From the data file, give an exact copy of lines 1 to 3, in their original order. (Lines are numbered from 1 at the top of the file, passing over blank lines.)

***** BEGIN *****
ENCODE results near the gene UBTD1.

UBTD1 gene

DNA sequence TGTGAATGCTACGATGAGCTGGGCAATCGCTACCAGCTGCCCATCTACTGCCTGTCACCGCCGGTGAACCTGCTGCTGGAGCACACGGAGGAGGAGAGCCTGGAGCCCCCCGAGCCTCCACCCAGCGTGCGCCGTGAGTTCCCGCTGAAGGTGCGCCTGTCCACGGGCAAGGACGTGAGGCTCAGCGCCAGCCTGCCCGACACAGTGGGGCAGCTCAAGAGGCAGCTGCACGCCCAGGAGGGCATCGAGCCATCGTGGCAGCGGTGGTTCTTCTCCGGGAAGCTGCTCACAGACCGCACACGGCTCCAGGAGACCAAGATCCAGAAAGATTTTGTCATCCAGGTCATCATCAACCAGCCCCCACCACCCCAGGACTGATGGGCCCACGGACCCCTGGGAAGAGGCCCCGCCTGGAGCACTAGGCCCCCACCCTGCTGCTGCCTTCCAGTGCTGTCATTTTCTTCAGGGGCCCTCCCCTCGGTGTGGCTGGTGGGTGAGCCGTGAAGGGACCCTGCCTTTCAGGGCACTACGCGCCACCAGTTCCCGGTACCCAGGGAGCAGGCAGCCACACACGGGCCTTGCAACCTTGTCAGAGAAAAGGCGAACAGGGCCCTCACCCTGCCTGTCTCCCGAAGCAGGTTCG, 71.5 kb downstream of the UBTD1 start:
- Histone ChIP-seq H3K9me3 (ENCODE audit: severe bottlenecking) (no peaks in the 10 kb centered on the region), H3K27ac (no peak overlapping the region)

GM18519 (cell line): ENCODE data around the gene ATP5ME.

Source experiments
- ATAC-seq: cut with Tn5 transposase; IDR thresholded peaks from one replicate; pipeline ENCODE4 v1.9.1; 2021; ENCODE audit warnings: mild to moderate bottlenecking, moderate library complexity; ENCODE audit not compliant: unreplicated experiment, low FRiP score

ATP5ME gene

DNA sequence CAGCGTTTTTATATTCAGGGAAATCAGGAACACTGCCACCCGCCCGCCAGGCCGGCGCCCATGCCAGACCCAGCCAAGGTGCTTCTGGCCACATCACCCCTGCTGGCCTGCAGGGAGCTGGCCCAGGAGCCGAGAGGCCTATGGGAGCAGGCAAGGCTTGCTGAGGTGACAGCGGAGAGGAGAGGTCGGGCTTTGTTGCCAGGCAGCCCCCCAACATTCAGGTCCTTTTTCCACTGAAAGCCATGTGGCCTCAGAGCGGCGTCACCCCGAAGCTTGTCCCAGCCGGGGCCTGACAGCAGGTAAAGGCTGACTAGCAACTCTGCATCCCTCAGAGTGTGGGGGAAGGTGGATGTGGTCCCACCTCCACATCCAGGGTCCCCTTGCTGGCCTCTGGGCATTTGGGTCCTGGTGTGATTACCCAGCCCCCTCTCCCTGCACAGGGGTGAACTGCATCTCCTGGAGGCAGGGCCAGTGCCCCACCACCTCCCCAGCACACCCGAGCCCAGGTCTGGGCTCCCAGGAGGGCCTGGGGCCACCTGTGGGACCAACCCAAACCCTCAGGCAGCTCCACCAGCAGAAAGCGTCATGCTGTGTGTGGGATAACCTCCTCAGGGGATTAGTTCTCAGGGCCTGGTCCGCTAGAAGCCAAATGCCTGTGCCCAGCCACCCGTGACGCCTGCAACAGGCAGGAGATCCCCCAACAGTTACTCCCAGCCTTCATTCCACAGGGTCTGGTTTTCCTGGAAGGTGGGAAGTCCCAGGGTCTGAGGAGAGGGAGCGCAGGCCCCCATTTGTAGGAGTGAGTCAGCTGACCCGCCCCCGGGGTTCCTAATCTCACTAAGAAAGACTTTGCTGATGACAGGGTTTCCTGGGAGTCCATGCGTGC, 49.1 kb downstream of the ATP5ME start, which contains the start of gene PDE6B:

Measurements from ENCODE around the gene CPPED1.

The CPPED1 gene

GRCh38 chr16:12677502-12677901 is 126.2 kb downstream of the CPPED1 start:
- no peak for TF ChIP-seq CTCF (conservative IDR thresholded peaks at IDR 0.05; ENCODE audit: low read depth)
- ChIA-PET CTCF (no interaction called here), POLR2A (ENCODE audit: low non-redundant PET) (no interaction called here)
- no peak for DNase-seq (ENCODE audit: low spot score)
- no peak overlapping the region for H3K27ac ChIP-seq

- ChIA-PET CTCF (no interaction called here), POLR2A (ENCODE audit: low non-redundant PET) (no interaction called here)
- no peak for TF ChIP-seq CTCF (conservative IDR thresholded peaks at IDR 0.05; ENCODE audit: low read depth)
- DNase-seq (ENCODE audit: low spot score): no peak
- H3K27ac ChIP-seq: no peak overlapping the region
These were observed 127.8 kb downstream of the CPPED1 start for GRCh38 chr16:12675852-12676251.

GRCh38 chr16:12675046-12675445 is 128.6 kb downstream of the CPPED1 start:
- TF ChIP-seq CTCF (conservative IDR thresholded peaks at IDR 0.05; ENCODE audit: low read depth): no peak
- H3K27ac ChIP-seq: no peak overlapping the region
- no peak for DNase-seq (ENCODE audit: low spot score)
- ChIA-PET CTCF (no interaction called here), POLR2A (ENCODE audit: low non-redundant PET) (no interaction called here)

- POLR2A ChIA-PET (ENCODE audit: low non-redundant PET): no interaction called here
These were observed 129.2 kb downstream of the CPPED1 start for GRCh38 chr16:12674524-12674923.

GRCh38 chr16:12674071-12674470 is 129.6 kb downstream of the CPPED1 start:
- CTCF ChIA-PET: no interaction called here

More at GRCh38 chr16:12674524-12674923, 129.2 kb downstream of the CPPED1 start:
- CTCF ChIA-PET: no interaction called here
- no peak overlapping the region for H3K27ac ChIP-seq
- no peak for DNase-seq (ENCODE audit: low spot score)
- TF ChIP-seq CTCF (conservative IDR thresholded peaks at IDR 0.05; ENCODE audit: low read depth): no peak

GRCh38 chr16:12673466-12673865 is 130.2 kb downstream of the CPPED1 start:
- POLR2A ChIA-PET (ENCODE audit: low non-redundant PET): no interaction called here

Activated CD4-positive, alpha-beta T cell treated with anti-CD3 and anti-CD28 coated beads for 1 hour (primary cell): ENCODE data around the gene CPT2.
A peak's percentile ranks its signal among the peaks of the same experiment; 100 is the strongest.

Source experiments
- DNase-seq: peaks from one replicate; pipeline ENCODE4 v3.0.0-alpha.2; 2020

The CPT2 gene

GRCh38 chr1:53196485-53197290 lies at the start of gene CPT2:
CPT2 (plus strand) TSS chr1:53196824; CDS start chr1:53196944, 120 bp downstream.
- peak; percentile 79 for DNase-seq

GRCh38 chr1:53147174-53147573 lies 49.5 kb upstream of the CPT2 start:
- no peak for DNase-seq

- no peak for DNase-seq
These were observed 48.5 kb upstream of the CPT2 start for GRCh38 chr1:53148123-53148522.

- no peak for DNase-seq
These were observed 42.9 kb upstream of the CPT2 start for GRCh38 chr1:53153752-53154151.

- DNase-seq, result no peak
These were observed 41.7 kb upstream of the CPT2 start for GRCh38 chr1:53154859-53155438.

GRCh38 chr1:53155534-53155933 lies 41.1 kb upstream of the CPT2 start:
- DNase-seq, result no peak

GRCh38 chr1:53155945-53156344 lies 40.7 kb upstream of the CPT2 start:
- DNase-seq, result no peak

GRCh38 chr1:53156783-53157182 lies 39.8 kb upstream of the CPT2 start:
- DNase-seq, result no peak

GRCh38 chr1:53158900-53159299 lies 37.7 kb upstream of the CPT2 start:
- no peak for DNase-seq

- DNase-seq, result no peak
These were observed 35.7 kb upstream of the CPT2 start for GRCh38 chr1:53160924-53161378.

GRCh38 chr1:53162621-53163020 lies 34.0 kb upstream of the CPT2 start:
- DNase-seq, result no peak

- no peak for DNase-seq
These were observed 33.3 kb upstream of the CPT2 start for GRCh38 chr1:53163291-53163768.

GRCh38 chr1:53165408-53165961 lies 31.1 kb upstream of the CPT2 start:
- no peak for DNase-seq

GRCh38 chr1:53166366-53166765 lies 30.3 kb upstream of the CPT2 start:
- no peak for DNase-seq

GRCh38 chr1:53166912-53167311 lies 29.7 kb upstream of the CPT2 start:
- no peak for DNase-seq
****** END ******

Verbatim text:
ENCODE results near the gene UBTD1.

UBTD1 gene

DNA sequence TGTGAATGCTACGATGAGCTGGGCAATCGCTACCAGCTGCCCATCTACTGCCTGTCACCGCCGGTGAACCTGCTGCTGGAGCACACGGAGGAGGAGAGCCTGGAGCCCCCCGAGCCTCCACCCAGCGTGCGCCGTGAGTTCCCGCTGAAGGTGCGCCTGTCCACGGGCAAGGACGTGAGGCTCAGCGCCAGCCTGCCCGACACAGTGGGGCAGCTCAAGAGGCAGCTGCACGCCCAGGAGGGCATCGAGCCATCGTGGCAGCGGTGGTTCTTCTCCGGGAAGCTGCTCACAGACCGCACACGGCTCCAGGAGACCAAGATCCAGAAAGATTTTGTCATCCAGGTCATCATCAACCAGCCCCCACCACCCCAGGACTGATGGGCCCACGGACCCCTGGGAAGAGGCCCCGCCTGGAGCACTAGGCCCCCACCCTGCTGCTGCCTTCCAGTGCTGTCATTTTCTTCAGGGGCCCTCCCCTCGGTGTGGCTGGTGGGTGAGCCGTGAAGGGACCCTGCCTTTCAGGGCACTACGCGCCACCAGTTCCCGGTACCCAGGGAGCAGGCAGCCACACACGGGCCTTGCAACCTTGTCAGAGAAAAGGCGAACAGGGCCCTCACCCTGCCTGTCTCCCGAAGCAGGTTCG, 71.5 kb downstream of the UBTD1 start: